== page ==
Skip to main content

A lifetime of chasing success brought Dane Jackson to the Panthers

Dane Jackson

CHARLOTTE — For most of Dane Jackson's life, he chased after those who were bigger, faster, and stronger. Jackson, the youngest of three boys, spent his childhood in Pittsburgh trying to keep up with anything his brothers and their friends did, even at his expense.

"I have two older brothers actually, but (his brother Louis)…I was always around his friends. I never played with like kids my age; I was always with his friends. So, we were playing football and stuff like that. It was like, I have to show out, you know what I mean? Or they won't let me play with them," Jackson laughed.

Jackson was the Buffalo Bills' seventh-round pick in 2020, in a draft class shaped partly by Dan Morgan, a former Bills front office member and current Panthers general manager. As part of a 12-man free agency class that the Panthers signed this offseason, Jackson is expected to compete at cornerback and provide depth at the position which also features Jaycee Horn and Troy Hill.

But Jackson has long gotten past any fear of competition. His brother and friends raced that out of him years ago.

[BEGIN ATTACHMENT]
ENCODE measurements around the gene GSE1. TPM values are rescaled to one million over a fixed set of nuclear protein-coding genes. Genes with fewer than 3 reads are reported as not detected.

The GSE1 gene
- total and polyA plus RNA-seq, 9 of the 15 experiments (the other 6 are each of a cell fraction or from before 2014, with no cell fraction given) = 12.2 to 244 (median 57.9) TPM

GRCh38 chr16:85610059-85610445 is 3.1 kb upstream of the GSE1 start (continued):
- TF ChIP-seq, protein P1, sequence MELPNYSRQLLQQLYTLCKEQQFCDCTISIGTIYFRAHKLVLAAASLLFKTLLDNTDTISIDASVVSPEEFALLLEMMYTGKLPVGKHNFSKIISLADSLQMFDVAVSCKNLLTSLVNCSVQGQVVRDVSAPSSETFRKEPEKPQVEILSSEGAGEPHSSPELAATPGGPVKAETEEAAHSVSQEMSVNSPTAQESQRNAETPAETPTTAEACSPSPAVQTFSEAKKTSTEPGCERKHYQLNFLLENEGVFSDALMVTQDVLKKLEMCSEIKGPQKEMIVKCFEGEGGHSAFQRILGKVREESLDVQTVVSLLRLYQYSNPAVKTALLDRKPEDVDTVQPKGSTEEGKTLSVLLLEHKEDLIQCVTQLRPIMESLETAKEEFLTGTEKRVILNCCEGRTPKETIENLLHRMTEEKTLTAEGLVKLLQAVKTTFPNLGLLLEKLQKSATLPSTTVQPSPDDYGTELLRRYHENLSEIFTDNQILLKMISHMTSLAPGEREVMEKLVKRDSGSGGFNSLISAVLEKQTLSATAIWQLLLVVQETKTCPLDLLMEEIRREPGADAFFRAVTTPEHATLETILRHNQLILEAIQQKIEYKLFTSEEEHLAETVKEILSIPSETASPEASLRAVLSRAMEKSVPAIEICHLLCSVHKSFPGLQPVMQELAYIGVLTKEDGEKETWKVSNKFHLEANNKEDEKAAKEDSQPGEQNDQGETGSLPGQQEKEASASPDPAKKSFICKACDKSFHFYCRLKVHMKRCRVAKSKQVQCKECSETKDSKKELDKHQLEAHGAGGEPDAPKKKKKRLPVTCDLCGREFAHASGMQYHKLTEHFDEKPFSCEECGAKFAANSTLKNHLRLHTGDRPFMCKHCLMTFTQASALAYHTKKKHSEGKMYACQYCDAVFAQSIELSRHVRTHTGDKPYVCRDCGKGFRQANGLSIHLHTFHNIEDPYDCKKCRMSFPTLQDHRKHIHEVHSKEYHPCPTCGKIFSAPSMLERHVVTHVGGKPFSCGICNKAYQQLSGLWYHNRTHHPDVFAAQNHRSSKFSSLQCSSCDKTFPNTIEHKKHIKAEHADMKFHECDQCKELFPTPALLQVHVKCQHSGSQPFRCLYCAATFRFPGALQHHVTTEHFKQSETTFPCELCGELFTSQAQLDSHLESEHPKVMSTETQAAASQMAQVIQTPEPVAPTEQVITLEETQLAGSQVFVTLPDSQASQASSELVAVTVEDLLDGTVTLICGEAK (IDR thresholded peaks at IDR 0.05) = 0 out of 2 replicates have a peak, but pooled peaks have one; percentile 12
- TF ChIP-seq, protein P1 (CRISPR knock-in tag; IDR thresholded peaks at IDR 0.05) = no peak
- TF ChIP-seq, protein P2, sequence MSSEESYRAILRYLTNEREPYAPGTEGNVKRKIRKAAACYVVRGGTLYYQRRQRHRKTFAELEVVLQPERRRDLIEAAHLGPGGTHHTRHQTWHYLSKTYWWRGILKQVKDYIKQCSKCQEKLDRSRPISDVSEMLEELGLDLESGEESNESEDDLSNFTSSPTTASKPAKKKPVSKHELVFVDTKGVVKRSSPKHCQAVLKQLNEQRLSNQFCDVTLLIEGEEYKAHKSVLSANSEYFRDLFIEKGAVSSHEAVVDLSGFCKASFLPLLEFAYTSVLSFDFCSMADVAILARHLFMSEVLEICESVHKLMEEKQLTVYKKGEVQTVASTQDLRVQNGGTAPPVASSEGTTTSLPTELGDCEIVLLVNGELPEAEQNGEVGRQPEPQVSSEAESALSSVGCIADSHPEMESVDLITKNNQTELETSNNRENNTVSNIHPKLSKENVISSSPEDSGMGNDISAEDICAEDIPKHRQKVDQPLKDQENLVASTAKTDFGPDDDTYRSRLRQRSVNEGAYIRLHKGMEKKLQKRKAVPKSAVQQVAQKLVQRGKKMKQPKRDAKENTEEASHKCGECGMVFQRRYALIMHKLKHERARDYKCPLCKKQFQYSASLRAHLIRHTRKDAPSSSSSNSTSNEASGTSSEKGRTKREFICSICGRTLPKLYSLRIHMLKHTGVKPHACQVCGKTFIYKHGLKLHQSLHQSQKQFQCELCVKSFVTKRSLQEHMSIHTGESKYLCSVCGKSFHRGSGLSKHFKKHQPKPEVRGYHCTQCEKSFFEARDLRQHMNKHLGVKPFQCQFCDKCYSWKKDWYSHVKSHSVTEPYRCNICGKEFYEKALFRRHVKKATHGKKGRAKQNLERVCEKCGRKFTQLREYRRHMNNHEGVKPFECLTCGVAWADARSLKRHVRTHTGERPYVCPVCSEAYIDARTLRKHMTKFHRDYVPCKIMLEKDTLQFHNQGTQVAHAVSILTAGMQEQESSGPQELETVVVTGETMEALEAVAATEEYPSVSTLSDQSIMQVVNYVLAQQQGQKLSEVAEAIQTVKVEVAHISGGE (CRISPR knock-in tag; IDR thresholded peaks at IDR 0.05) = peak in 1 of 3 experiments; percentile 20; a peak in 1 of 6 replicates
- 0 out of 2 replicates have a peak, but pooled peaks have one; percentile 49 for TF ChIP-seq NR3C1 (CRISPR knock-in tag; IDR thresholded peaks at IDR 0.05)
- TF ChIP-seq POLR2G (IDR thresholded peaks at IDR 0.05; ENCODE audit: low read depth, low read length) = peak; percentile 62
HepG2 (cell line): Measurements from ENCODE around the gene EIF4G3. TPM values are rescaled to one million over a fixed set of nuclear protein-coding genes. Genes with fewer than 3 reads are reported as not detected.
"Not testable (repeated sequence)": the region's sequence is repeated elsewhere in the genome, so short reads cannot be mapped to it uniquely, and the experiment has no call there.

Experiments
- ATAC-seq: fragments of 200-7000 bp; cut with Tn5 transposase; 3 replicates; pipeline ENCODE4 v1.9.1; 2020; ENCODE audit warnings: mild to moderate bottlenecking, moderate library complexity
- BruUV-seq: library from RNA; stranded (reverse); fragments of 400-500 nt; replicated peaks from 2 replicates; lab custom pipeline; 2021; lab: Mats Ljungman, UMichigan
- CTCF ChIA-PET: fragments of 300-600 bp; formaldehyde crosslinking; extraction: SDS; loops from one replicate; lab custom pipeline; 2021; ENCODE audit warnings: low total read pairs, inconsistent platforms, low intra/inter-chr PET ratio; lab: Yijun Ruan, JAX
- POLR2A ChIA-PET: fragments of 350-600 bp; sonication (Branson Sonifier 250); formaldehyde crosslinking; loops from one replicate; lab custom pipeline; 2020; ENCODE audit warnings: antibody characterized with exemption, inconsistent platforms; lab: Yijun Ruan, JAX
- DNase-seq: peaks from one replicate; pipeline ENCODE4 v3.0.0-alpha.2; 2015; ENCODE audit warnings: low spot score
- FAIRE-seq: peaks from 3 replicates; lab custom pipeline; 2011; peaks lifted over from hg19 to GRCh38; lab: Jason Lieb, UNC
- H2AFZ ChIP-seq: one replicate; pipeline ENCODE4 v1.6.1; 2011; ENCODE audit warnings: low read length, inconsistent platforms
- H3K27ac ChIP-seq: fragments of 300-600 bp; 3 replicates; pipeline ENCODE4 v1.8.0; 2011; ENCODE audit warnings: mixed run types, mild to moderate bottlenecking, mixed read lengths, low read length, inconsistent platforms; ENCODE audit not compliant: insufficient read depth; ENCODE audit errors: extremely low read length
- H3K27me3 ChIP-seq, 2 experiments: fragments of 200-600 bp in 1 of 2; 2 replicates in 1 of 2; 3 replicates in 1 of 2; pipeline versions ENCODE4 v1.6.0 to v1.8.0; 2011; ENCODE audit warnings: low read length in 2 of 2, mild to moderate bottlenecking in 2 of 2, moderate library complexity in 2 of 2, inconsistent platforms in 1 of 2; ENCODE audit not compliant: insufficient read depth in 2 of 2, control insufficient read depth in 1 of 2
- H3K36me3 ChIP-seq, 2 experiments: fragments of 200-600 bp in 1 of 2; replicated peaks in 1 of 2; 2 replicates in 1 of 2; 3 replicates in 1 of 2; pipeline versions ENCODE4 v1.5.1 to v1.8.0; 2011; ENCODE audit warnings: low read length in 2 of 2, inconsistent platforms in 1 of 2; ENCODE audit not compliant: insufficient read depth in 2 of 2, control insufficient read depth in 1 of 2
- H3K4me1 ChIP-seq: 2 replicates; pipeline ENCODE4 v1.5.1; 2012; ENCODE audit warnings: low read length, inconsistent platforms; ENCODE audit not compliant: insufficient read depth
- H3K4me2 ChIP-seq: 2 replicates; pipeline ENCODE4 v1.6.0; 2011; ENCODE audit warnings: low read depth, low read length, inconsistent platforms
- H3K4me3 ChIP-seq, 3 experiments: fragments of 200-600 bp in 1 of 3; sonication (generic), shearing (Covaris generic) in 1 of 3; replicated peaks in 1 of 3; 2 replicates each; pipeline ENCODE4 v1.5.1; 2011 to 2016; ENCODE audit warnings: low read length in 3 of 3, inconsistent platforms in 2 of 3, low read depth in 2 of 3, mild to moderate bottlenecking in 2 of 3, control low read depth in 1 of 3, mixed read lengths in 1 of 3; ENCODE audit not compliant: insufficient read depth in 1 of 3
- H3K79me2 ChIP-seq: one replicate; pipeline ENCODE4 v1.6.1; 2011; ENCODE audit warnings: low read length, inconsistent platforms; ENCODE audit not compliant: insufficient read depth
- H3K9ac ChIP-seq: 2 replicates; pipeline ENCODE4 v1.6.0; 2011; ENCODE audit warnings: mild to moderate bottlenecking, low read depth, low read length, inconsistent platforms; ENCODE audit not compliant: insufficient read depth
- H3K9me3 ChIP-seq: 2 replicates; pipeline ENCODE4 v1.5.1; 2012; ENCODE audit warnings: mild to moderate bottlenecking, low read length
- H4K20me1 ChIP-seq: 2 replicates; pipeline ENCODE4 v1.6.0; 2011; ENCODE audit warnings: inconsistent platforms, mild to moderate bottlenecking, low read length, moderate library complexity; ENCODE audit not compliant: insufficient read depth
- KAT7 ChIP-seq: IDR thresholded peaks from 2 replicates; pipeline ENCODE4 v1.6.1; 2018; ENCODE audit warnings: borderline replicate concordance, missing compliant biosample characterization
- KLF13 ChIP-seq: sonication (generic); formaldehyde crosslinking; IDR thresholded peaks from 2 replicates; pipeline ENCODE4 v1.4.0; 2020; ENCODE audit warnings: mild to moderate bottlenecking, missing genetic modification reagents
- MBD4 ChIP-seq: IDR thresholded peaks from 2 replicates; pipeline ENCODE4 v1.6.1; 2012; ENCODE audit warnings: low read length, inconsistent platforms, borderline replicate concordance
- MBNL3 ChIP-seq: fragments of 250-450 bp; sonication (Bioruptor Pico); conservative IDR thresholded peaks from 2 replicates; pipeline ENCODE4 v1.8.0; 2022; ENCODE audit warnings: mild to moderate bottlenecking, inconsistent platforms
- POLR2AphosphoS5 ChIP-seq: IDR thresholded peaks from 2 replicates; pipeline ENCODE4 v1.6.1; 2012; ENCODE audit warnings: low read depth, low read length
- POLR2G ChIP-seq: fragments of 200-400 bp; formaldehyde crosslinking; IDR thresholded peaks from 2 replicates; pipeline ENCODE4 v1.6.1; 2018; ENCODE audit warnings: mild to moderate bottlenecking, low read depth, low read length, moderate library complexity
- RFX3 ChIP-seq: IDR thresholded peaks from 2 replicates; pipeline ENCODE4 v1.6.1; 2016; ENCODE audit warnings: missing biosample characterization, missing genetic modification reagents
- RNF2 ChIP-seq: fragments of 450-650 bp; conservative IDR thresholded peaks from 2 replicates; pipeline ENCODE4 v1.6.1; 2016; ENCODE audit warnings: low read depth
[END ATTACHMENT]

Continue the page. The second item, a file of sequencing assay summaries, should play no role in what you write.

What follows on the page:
Dane Jackson

"I mean, there was times where (Louis) would like, not let me play with him. I would be so mad," Jackson continued. "Him and his whole crew would just run from me and I was just chasing around the whole neighborhood. So, I kind of got introduced to it pretty early."

Jackson credits most of his success on the field and off to those early lessons by his brother, though. With every tease and playground initiation, Louis Helms—six years Jackson's elder—was raising his younger brother to be great.

"That's my guy. My role model right there," Jackson said of his brother. "I'm watching him do everything and I'm learning from him and learning from the good things he do and the mistakes he made. That's kind of been a good thing for me. Because I, my father, you know, he's still alive and everything, but we never had that tight type of a relationship. So, he's been that for me. My older brother has been that for me, for sure."

If his brothers hadn't been there to teach Jackson what it took to make it to the football field, though, his city would have raised him. The Pittsburgh native calls the Steel City home to this day. He was a Panther before at the University of Pittsburgh, and like many production towns nestled in the Appalachians, Pittsburgh demands a toughness that will spit you out if unattained.

"I just feel like, you know, over the years, just the culture and stuff that everybody, not, even just athletes, everybody in the city of Pittsburgh. I feel like that's what they instill," Jackson said.

Dane Jackson college panther

While at Pitt, Jackson also underwent a change that still pays dividends. He was a quarterback and cornerback in high school, although the latter was more for depth at a smaller school. His focus was on being a passer. When he arrived for his first summer workout with the Pitt Panthers, it was with the designation "athlete" and no real idea how to use him.